John Ramos doesn't just sell urban chickens and urban chicken habitats (called "coops" by rural persons). He builds custom shelters (coops), does shelter (coop) cleaning, provides chicken-sitting services and, perhaps of greatest value to city chicken guardians, provides consulting services. He can answer just about any question the typical urban chicken-tender might come up with, like, "What's that white stuff all over the ground?" Answer: That's what you hire John Ramos to take care of for you. Check out his web page: Some of those habitats would be cool to have even without the chickens. You could put origami chickens out there, really, and achieve the same effect without the white stuff.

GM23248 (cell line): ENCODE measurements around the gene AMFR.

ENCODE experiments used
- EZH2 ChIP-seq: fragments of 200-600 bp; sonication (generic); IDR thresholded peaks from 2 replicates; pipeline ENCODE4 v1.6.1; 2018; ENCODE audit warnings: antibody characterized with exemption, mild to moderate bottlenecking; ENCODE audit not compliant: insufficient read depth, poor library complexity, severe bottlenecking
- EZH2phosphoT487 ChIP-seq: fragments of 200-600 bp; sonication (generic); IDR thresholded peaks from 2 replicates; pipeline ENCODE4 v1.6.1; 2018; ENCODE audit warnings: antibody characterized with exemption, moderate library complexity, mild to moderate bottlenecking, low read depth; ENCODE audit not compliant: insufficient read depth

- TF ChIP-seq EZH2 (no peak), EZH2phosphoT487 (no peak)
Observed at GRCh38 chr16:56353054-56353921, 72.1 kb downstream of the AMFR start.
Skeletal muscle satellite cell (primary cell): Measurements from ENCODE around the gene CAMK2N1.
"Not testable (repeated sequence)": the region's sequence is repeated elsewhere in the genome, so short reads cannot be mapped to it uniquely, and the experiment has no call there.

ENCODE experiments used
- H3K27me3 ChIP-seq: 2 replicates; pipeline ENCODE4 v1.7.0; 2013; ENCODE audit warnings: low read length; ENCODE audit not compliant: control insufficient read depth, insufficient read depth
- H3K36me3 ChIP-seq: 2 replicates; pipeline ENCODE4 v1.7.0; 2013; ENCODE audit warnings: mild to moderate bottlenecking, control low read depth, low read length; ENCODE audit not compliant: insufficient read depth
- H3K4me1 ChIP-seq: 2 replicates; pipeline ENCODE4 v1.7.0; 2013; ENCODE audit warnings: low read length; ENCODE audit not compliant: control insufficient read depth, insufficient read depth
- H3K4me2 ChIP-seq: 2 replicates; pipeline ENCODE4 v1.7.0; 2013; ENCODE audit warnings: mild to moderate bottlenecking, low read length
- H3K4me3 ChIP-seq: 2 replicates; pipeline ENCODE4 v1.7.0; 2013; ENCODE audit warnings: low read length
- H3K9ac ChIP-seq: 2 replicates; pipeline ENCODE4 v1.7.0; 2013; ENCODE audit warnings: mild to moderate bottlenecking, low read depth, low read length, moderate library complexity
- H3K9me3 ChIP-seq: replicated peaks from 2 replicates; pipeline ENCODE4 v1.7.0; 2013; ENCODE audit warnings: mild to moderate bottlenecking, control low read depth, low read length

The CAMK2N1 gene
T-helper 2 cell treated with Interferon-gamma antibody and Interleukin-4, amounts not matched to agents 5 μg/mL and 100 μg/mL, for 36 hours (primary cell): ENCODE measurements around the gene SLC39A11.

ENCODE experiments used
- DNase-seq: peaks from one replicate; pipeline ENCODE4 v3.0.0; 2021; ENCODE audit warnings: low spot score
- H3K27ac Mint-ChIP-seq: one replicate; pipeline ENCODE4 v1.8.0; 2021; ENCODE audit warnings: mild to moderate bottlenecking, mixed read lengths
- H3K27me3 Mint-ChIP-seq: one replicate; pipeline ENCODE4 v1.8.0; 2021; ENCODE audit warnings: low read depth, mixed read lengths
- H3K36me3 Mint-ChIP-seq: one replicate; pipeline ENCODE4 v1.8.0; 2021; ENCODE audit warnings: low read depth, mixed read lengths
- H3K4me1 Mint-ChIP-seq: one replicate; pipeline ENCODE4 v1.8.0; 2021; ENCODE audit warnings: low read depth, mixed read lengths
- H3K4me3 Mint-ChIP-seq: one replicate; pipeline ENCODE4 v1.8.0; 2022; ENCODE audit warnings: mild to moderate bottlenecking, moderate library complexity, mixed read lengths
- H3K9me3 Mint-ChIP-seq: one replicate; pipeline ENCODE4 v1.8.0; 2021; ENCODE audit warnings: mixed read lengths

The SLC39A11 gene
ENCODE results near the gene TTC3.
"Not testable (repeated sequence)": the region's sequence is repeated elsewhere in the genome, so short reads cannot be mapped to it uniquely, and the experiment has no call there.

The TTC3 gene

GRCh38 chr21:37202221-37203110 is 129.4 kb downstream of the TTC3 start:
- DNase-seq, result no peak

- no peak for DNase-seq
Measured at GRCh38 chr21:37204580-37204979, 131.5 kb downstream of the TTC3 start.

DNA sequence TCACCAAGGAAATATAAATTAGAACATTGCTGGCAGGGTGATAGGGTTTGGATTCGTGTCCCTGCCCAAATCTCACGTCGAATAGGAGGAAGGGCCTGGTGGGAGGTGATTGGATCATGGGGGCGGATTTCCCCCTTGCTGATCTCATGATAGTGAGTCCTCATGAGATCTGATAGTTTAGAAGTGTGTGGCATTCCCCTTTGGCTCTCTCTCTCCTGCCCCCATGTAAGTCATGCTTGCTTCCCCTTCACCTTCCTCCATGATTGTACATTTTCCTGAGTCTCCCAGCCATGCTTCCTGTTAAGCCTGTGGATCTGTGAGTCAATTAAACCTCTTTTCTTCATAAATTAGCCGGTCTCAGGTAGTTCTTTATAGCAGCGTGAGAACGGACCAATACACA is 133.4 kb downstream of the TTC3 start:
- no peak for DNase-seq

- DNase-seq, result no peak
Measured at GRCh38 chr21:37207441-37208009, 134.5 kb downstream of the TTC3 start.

The southeast corner of Central Expressway and Royal Lane is known to most as "oh, yeah right, that's where the Chicken Express is." But behind those fried tenders are strong, knowing hands with the power to relax even the most fried Dallasite. Knowledge of pressure points or reflexology isn't required; leave that to the practitioners at Foot Therapy. Also, the name could not be more of an undersell, in the most amazing way: For a freakishly low rate per hour, customers receive foot reflexology (as one would expect), as well as a full body rub that manages to both relax and invigorate. From scalp to toe, virtually every body part is either massaged, thumped, pounded or stretched, depending on the intensity requested by each client, and the problem areas pointed out by the client or simply sussed out by the therapist. And wow, can they suss. Aside from shoes and socks, clothes stay on, so the massage area is communal, but very calm — save the thumping sounds — and the cushy chair-pallets are so comfortable that under the face-covering towel, the outside world is quickly forgotten.